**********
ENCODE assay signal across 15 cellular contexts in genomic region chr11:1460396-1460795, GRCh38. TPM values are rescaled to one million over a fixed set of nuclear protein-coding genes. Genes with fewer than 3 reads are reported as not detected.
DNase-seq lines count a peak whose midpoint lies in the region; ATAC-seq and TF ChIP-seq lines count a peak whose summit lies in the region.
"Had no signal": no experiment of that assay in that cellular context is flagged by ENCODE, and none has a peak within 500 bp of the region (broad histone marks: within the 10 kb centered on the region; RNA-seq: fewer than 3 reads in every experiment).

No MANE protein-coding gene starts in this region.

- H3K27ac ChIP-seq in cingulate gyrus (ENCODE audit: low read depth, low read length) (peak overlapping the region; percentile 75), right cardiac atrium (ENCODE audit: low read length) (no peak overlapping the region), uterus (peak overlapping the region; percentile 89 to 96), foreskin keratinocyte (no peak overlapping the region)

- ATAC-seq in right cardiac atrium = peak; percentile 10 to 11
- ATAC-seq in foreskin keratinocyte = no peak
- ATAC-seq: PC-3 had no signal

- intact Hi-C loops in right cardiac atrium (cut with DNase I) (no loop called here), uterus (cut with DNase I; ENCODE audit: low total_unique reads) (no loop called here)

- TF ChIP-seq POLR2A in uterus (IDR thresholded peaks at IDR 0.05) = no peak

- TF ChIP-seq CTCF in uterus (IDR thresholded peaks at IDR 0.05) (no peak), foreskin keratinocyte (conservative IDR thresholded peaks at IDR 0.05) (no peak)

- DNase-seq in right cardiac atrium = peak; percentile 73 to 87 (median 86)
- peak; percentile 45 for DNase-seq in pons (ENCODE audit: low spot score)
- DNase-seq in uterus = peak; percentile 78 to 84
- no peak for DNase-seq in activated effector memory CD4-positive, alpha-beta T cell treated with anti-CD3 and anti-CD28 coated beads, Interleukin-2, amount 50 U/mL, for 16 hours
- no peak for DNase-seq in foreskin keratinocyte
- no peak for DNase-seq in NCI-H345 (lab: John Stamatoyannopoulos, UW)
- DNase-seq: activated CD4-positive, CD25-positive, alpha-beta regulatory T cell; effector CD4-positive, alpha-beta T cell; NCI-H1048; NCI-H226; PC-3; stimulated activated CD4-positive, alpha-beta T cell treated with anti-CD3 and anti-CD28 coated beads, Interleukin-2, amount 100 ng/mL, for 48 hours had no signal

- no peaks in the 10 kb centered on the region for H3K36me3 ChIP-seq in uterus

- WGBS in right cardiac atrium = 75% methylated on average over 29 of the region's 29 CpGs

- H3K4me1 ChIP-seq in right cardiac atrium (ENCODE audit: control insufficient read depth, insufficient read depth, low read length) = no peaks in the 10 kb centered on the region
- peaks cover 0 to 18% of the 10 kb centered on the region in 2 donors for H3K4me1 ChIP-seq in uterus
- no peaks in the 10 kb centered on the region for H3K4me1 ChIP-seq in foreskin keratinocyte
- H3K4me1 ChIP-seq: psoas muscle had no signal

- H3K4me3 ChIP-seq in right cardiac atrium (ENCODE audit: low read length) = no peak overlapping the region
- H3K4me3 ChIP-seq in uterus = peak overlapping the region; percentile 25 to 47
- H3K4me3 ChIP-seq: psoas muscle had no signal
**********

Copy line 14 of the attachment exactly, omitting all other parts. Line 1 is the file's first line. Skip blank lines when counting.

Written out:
- DNase-seq in uterus = peak; percentile 78 to 84